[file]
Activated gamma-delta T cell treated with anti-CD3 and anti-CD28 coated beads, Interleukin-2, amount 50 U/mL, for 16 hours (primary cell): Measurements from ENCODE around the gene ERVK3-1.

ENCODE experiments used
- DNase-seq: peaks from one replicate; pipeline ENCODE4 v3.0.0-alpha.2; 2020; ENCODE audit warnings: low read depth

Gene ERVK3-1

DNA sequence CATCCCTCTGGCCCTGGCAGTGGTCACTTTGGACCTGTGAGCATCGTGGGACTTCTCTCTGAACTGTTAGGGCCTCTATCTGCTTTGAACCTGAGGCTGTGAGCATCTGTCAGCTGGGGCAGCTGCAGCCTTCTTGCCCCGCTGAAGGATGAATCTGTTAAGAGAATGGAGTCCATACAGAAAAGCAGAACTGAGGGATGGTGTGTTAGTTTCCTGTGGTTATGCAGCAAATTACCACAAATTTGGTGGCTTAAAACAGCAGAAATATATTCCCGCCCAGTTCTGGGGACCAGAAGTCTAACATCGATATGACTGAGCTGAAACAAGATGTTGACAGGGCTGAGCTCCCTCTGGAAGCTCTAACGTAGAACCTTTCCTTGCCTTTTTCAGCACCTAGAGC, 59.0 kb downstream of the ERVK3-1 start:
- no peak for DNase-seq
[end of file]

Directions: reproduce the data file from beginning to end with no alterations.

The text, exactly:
Activated gamma-delta T cell treated with anti-CD3 and anti-CD28 coated beads, Interleukin-2, amount 50 U/mL, for 16 hours (primary cell): Measurements from ENCODE around the gene ERVK3-1.

ENCODE experiments used
- DNase-seq: peaks from one replicate; pipeline ENCODE4 v3.0.0-alpha.2; 2020; ENCODE audit warnings: low read depth

Gene ERVK3-1

DNA sequence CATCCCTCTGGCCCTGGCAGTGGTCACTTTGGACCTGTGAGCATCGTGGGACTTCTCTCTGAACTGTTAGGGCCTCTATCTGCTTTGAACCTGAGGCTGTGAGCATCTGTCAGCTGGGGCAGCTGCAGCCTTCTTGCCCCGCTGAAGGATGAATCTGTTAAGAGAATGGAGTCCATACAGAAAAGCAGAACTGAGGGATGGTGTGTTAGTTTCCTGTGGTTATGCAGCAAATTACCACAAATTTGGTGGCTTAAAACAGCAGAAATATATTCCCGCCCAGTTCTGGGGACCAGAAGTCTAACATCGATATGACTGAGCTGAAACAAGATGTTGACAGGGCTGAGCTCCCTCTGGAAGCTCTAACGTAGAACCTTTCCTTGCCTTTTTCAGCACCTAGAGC, 59.0 kb downstream of the ERVK3-1 start:
- no peak for DNase-seq